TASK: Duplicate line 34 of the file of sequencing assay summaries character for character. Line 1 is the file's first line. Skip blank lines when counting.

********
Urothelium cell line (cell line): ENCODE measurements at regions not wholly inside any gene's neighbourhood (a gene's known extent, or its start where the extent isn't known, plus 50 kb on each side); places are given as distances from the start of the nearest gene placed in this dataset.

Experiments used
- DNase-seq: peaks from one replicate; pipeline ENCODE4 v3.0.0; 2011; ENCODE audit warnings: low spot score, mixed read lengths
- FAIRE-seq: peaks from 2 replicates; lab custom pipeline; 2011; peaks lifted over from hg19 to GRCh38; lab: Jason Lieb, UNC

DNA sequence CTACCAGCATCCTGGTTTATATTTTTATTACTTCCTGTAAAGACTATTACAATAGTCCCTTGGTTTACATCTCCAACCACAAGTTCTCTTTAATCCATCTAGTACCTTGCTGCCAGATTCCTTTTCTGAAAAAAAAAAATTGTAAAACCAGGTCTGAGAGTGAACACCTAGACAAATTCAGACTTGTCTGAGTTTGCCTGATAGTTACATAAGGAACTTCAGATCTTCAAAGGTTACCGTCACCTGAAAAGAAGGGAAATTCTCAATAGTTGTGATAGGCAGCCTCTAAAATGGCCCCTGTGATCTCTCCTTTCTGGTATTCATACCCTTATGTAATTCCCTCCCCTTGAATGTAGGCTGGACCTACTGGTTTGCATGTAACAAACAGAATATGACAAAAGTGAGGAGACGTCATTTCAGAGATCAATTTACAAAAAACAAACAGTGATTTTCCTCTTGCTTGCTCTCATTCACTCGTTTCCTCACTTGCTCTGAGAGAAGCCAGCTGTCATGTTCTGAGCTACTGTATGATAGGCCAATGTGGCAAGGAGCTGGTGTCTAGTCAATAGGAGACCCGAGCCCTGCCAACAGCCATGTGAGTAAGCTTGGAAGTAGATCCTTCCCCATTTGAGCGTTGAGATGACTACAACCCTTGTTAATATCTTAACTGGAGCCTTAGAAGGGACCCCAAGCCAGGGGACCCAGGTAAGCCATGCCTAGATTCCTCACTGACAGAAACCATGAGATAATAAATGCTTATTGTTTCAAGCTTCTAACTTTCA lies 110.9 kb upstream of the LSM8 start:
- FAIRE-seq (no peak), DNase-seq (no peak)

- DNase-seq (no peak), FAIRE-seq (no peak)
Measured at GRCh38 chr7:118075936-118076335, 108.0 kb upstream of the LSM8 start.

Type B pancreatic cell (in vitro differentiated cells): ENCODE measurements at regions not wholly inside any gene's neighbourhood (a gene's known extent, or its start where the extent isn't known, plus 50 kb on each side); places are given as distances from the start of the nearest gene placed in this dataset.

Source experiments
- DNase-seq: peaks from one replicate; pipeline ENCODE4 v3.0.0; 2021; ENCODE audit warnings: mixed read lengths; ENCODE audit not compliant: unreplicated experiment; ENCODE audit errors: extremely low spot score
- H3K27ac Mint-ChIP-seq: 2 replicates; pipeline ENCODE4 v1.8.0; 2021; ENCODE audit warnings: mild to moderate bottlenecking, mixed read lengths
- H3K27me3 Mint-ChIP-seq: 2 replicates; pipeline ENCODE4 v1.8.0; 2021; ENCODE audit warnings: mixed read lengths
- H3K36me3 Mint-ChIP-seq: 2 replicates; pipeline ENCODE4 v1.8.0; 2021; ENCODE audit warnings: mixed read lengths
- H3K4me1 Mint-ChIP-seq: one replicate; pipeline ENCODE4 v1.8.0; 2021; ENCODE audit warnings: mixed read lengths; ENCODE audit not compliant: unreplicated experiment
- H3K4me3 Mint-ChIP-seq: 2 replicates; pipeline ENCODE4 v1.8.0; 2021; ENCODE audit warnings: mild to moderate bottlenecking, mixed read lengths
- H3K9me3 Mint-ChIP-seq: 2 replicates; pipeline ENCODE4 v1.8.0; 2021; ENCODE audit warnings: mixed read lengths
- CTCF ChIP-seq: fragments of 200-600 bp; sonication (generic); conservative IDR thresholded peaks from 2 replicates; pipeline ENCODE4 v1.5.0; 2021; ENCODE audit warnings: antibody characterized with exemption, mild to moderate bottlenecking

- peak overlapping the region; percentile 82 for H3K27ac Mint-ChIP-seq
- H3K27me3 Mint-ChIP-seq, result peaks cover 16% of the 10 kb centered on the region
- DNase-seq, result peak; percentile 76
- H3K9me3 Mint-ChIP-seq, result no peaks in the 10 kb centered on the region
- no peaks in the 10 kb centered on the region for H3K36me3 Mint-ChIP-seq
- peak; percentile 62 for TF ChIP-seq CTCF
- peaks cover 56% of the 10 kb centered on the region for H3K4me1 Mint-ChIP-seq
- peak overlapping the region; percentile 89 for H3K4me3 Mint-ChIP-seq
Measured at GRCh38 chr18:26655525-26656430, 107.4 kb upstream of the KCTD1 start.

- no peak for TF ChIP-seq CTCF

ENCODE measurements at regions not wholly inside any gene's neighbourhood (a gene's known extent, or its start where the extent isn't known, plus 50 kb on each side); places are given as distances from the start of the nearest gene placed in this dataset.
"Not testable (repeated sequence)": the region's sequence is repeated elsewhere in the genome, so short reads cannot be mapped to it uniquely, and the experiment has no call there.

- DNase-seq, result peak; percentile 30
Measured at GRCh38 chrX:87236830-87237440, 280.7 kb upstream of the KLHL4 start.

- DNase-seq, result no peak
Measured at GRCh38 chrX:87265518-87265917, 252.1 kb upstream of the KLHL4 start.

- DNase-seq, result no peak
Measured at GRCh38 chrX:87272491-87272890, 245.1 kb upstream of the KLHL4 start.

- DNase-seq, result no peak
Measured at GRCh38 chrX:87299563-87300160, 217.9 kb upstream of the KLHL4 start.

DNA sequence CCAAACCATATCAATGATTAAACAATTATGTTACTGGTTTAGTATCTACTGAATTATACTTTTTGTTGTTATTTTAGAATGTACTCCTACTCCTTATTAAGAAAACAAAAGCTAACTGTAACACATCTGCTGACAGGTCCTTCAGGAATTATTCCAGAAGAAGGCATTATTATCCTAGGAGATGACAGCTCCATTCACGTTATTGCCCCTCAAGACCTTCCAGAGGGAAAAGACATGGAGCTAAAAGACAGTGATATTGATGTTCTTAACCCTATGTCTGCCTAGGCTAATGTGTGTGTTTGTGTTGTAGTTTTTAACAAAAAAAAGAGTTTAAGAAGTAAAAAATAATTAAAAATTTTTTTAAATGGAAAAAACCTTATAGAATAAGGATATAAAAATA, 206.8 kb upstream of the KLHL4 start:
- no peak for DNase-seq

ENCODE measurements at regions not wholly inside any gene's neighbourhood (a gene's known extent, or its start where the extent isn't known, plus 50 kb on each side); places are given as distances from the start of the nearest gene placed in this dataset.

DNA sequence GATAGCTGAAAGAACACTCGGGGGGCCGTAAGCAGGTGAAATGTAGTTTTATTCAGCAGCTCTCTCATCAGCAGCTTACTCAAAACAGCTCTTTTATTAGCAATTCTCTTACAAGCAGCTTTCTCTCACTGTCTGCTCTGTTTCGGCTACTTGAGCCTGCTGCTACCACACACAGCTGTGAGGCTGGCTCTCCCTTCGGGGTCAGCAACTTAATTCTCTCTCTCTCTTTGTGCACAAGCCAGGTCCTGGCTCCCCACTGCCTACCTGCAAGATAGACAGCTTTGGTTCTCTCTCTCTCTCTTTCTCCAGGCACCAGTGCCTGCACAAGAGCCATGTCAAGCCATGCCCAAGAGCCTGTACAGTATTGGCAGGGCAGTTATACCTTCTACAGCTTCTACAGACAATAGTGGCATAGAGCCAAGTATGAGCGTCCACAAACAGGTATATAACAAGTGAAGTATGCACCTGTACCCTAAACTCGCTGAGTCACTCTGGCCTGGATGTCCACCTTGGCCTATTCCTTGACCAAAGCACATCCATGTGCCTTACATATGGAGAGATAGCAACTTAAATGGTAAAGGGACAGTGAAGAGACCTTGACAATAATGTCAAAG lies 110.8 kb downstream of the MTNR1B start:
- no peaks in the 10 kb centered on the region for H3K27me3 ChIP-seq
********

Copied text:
Measured at GRCh38 chrX:87265518-87265917, 252.1 kb upstream of the KLHL4 start.